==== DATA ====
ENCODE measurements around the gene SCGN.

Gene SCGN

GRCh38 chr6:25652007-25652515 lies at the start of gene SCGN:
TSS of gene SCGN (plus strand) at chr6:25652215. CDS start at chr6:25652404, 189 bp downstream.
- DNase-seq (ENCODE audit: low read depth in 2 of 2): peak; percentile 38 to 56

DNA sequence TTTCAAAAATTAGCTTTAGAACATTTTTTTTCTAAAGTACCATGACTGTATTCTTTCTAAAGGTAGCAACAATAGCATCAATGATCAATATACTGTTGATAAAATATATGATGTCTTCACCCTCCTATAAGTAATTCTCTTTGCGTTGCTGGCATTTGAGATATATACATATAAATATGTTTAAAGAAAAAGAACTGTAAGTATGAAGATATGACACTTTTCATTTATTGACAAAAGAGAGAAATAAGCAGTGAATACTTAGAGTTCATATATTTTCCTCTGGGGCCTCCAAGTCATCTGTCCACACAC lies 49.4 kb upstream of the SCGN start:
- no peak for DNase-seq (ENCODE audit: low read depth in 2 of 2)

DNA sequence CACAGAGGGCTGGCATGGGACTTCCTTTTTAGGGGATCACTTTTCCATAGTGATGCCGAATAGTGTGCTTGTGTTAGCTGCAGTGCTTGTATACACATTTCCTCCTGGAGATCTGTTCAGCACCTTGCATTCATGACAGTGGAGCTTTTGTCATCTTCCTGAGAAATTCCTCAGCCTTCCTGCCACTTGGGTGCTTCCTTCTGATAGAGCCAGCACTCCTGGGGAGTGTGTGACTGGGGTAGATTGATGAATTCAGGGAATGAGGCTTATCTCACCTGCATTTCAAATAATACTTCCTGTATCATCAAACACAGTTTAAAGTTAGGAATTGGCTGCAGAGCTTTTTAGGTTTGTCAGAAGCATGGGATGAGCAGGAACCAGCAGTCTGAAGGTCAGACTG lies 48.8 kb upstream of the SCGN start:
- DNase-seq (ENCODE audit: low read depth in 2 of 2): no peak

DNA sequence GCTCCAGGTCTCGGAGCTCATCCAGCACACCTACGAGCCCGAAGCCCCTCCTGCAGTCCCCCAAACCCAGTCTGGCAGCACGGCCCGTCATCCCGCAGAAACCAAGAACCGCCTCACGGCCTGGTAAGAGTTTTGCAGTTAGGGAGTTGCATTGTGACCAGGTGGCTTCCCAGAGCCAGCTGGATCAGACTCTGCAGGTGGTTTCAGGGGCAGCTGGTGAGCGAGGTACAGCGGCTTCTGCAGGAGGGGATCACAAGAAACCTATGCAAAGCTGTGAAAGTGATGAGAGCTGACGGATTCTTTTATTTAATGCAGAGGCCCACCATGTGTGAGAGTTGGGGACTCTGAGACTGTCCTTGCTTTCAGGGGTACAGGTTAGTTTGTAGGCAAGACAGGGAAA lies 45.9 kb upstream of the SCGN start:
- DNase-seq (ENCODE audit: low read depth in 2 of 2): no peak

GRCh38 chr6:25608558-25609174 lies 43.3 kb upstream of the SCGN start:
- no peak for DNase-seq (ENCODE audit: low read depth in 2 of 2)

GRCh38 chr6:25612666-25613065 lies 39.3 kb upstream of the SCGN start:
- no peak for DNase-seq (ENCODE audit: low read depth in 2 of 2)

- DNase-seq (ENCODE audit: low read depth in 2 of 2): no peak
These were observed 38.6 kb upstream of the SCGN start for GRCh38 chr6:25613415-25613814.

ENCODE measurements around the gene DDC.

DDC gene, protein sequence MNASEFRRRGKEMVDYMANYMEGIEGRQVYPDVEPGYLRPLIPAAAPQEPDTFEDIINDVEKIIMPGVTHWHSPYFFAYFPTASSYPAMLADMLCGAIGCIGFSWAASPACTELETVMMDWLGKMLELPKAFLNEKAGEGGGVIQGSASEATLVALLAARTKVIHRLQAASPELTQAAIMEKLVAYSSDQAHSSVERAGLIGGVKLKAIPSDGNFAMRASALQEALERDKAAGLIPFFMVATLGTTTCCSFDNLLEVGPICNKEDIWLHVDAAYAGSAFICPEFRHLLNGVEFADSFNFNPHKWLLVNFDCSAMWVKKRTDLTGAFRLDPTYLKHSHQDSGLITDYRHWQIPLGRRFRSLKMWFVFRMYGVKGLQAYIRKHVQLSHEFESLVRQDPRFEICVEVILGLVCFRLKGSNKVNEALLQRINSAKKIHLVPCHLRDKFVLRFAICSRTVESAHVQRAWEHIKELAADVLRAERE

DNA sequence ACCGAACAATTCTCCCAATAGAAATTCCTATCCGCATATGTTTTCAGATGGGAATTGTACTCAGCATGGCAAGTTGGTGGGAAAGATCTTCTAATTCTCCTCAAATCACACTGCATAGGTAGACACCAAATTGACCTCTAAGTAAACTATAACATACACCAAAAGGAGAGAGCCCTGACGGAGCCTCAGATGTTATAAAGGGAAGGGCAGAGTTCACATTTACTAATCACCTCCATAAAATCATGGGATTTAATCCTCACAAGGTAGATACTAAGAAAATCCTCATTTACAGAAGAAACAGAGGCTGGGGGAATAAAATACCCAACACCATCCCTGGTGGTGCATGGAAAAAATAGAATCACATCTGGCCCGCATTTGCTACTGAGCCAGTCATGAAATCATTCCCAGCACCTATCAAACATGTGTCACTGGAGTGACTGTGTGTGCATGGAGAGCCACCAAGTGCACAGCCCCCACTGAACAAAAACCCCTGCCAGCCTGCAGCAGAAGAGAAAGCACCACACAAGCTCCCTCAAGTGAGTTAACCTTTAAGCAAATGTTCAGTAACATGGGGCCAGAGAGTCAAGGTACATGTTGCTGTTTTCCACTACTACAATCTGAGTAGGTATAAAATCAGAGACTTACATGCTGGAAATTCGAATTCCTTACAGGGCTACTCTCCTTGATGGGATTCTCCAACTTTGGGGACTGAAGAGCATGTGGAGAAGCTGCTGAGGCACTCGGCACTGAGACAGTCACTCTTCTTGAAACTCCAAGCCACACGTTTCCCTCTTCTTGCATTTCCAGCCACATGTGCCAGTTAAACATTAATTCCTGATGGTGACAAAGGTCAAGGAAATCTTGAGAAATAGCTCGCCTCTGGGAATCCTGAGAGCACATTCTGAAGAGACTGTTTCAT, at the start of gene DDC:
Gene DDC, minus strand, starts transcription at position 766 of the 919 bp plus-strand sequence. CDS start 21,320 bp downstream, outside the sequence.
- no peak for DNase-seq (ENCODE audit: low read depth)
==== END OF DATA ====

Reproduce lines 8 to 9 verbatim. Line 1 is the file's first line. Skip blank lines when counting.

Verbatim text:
DNA sequence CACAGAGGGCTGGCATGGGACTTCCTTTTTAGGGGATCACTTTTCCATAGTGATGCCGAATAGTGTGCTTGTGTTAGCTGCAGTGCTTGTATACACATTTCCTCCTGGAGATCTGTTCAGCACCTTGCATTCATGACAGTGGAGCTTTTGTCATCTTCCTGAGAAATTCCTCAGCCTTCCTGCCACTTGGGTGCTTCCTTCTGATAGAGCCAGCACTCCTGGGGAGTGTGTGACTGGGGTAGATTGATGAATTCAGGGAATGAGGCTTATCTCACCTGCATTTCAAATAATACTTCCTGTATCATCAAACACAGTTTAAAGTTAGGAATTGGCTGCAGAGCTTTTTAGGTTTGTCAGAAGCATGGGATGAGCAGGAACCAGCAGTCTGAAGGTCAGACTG lies 48.8 kb upstream of the SCGN start:
- DNase-seq (ENCODE audit: low read depth in 2 of 2): no peak